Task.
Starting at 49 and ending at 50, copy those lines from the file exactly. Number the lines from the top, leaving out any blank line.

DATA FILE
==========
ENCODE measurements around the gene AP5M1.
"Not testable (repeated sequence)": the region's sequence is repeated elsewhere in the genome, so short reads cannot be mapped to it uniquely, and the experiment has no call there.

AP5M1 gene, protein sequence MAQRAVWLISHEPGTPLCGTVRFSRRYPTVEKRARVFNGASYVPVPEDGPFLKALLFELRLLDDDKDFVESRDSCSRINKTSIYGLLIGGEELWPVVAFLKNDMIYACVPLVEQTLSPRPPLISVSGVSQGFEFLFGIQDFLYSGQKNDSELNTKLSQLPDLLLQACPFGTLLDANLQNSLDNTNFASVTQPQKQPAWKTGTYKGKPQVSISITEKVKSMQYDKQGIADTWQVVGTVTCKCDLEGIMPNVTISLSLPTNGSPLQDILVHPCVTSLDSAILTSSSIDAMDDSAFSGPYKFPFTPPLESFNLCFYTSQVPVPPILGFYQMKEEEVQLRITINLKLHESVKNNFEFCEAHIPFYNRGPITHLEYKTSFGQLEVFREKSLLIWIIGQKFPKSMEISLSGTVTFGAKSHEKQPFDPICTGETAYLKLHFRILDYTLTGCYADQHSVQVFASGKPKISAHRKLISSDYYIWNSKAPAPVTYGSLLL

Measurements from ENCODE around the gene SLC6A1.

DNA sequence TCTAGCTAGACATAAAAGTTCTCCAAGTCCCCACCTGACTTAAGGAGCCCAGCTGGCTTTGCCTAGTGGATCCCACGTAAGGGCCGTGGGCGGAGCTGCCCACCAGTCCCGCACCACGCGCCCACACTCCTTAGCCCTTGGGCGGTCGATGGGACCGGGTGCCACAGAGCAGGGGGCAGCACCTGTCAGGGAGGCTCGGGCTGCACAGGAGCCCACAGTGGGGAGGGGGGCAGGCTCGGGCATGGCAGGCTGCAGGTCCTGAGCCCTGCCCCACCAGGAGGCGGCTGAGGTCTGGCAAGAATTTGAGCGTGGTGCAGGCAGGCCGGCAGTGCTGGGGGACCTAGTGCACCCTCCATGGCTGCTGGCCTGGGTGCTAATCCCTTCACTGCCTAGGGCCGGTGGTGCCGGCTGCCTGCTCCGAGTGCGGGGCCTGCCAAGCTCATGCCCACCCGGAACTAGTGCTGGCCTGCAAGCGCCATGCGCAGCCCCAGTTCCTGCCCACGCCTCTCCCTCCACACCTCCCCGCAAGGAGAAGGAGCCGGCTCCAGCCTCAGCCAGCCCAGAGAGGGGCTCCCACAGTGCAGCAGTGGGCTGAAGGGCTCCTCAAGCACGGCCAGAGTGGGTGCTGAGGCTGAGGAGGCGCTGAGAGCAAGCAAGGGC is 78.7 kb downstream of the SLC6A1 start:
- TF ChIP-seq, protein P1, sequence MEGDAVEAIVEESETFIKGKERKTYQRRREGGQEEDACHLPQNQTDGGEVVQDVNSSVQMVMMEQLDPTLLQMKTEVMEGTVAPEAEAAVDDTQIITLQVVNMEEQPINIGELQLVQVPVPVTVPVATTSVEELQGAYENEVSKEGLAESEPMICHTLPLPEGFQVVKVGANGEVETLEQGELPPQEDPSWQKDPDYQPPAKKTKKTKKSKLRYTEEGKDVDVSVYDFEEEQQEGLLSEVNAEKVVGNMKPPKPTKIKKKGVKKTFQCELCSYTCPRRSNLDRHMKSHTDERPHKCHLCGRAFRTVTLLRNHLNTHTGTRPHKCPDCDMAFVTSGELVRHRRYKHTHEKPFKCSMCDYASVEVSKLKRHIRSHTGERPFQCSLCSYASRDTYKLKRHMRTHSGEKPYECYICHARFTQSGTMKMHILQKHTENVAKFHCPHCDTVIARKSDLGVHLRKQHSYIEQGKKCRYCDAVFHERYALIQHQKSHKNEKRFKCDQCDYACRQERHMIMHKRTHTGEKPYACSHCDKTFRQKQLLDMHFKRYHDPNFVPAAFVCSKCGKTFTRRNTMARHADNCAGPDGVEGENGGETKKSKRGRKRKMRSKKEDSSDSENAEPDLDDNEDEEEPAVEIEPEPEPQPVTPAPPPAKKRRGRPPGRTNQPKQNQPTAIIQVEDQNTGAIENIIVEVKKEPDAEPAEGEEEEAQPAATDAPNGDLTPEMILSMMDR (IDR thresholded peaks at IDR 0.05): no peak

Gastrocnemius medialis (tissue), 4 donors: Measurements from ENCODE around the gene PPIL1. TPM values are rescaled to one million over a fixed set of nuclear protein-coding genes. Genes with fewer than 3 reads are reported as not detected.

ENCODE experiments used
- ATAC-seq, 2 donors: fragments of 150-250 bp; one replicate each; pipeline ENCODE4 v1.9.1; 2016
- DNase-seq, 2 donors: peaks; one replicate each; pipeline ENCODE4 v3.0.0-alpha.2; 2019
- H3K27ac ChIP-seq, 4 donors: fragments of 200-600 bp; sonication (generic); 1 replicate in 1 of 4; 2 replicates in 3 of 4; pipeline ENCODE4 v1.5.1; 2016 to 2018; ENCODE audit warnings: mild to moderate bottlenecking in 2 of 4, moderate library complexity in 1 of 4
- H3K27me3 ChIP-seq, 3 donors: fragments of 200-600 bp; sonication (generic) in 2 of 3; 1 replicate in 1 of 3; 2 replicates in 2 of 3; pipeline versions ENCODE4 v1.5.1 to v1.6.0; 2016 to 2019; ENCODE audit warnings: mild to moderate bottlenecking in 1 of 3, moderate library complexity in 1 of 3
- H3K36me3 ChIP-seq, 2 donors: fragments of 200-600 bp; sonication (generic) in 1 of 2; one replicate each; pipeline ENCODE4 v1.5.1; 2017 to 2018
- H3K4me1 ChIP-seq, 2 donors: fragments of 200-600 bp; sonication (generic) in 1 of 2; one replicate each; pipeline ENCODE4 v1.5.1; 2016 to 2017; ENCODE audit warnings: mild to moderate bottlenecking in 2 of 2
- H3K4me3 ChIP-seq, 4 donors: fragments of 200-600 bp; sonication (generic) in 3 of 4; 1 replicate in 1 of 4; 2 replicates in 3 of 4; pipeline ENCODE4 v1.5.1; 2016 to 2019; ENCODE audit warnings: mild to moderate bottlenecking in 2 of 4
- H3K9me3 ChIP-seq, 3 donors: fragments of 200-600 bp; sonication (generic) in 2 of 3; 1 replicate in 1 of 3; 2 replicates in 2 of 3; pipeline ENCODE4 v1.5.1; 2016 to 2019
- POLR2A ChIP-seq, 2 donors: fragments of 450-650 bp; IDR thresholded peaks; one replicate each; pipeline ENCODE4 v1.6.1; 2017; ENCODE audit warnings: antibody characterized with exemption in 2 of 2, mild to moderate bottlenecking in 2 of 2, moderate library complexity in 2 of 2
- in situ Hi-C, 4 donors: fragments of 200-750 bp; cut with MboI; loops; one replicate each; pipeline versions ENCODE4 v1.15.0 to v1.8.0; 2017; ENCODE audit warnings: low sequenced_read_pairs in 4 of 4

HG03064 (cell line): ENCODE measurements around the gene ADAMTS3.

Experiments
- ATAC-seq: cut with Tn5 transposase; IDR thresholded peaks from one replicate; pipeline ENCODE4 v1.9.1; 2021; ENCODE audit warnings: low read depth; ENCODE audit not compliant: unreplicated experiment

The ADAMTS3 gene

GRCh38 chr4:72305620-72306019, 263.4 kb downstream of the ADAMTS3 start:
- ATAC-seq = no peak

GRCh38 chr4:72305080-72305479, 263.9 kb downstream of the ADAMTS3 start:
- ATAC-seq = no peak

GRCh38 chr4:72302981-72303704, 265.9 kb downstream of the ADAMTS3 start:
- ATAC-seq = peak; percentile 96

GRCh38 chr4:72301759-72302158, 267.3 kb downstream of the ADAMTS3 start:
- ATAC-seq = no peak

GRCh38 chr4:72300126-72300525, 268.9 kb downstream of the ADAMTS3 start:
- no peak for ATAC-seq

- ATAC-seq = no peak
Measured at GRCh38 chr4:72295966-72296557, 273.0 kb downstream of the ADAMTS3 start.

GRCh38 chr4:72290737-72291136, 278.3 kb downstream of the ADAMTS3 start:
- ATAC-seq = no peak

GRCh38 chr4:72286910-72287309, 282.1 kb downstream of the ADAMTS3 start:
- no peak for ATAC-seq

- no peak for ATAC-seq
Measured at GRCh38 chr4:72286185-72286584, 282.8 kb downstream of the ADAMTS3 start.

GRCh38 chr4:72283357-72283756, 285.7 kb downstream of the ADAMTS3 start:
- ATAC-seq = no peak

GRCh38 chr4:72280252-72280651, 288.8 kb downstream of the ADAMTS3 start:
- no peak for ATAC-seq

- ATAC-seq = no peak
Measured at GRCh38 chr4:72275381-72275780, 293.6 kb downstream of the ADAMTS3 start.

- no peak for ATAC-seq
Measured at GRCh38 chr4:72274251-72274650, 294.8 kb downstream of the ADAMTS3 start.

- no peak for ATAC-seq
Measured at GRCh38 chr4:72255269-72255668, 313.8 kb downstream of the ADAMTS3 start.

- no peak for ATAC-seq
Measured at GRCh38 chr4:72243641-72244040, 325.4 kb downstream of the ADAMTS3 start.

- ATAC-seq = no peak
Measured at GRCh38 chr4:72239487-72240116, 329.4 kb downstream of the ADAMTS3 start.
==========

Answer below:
- no peak for ATAC-seq
Measured at GRCh38 chr4:72255269-72255668, 313.8 kb downstream of the ADAMTS3 start.